YVONNE ESTRADA: BLUE
LD20-11 Blue. Gouache, watercolor, graphite on paper 60 x 41 in.
Yvonne Estrada collects forms from nature. Towards the entrance of her Greenpoint, Brooklyn studio, one can find a glass vitrine, in which she stores some of her most valued objects: a bird’s nest, a rare beetle, an ancient stone flute found at shore, a bone, a piece of natural black chalk. This interest in nature’s expressiveness and its wealth of mysterious detail resonate strongly in Estrada’s work. Though not rendering specifics, her vocabulary springs from — and always channels — nature.
Estrada works from memory rather than from book illustrations or photographs (although “Gray’s Anatomy” is occasionally consulted for details about muscle and bone structure). An abstract artist, she is not interested in reproductions as a pictorial source or rendering something as realistic as possible. Along these lines, Estrada keeps her works Untitled (and numbered) to avoid directing associations. Her process is intuitive and guided by the subconscious. “I often start with stains and gestures and the work develops as a response to what happens on the page.” When looking at several of Estrada’s compositions, one recognizes a few repeating forms evocative of large petals, strings of seed-like globes or balls of rolled up hair. In the context of her oeuvre, they are familiar protagonists rather than a clear set of symbols. She explains, “Any repetition has to do with my fascination with the organic shapes that are everywhere, such as floating leaves in a tree or dried grape stems flattened by traffic on the street. My impulse has always been to synthesize the shapes that I see — but they are filtered through memory.”
Though Estrada’s touch is delicate, her gestures can range from finely nuanced to bold. In her compositions she employs the dynamism of contrasts to maximum effect. The interplay between minute detail and broad mark-making — as well as between translucence and opacity — are at the core of each work. It is this consistent push and pull between dense clusters of information and areas of lightness that defines Estrada’s rhythm.
In her newest works on paper, Estrada embraces the dominance of a specific color. This focus on palette in a body of work marks a departure for the artist. The show reflects this in its simple, yet poignant title “Blue.” However, the shades that this series is based on are far from arbitrary.
“The blues I used in this group are ultramarine, which is very intense, and cobalt. They are very similar except for that the former is darker and more pigmented. I always wanted to work with architectural blueprints, as I love their powdery, purplish blue lines. In some ways these works reflect my affinity for these documents.”
In Estrada’s hands, ultramarine and cobalt are hardly reminiscent of blues found in the landscape. Instead, they are electric — as if lit up from within by an artificial light source. However, in context with the overall composition, they aid in crystallizing the organic elements to stunning effect. By enveloping, veiling, partially covering or receding behind biomorphic shapes evocative of algae growth, cells, or nerve strings, for example, Estrada’s blues provide them with a sense of urgency.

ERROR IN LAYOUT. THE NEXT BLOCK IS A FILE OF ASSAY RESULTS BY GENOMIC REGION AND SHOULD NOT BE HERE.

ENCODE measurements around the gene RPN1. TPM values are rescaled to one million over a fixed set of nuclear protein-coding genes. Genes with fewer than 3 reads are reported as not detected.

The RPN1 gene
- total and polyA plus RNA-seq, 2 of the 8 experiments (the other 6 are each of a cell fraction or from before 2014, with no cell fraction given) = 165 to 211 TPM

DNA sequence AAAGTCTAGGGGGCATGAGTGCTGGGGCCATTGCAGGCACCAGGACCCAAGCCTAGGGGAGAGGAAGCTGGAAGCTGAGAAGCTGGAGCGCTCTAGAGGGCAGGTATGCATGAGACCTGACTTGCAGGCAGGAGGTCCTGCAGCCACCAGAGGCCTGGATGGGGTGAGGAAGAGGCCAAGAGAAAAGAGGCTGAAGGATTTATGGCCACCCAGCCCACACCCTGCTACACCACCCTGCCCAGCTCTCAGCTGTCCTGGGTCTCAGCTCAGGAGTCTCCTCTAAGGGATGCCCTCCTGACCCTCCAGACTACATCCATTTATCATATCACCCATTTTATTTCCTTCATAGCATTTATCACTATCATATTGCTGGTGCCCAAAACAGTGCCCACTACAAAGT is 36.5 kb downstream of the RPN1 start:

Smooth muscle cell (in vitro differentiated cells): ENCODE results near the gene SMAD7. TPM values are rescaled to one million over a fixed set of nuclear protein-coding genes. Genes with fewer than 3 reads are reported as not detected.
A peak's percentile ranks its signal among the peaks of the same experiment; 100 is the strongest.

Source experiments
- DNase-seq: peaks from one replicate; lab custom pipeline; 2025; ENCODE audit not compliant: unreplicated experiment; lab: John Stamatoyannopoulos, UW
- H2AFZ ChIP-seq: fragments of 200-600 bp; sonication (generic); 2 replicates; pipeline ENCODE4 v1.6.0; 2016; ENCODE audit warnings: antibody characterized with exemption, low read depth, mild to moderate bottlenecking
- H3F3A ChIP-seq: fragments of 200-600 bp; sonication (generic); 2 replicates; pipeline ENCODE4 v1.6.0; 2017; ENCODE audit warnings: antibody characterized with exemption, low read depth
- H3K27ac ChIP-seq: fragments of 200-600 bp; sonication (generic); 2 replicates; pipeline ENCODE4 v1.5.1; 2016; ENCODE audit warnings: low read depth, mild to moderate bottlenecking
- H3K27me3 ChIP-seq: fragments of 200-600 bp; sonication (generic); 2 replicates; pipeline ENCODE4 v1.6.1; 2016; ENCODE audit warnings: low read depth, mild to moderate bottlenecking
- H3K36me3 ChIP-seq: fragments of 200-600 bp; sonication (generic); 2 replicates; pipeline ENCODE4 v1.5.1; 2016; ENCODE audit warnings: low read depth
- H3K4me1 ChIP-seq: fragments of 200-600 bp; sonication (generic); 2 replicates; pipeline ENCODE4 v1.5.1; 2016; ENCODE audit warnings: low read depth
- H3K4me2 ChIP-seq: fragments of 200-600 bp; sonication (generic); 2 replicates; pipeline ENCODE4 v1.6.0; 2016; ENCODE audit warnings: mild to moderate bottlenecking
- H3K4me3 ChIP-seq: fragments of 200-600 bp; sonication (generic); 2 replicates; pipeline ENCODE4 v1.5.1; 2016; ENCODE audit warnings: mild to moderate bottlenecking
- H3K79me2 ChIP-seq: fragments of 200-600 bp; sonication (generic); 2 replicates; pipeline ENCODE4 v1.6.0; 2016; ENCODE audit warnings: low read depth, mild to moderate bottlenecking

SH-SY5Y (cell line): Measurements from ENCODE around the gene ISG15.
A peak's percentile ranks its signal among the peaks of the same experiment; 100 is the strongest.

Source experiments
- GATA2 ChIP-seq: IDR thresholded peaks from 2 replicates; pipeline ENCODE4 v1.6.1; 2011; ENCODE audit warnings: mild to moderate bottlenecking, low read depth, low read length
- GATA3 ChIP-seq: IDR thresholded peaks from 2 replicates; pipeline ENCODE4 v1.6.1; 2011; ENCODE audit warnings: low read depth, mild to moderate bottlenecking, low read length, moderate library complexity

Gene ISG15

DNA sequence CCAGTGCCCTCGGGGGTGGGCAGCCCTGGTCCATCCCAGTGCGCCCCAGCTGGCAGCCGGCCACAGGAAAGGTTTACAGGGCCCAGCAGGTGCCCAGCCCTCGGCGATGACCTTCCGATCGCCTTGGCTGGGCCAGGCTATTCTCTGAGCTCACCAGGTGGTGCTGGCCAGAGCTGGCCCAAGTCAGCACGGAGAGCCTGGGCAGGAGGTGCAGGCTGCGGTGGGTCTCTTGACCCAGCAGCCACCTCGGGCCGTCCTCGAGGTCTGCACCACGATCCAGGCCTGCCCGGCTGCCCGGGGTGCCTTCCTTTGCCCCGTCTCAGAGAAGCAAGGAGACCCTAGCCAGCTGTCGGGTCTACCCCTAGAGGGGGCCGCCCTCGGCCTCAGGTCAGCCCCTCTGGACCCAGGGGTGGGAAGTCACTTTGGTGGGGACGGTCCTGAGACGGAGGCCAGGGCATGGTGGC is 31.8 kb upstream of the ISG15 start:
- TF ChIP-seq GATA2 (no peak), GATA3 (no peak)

For “Blue,” Estrada increasingly worked with gouache, a heavily pigmented medium that dries fast. She applies the paint with fine brushes instead of broad strokes, building up many layers of lines into vibrant fields of color. “Building up multiple layers reminds me of slowly growing plant forms. In that sense my works grow organically.” She further employs ballpoint pen, pencil and graphite in her works.
LD15-10Blue. Watercolor, gouache, ballpoint pen, graphite on paper 50 x 38 in.
One constant in Estrada’s work is the use of large areas of white paper as a background — serving as a neutral stage, on which each mark stands out with utter clarity.
In “Blue,” the concentration on a specific palette signifies both a thorough contemplation and a self-imposed restriction. The challenge is to seek variety through subtleties. In that regard, Estrada relates to two artists she greatly admires: Sol LeWitt and Isamu Noguchi. She as well aspires to find utmost expressiveness through the careful consideration of line in space. To her, there is elegance in simplicity.
Estrada’s process needs time. Each large work takes about six months to a year to complete. Like a piece of music or writing, Estrada’s works have their own rhythm and story to tell. “The process is labor-intensive I can only work on one piece for so long,” she explains. “I like to work on several pieces at the same time to avoid becoming goal-oriented and obsessive. I often need to put a piece aside sometimes for weeks or even months so I can forget about it, detach and brake it open mercilessly when I return to it. It is ultimately a process of creation and destruction.”
Estrada grew up in Bogotá, Colombia. She left for New York at nineteen and has spent most of her life in big cities. While her forms might feel like an antidote to urbanity, the complexity of her arrangements abstractly reflect the eclectic currents of a metropolitan environment. Her elements seem to be linked by an invisible web. They associate with, overlap, merge with and separate from each other ceaselessly.
“Blue” will be Estrada’s first New York solo exhibition in almost ten years. For her personally and the world at large, it has been a tumultuous decade. Her work in all its vibrancy, careful consideration and meditative clarity, offers a place of quietude. At times her intertwined forms translate as a metaphor for the infinite possibilities of paths to take, relationships to have and roads to travel. Her work serves as a reminder that everything springs from nature and that everything is linked together.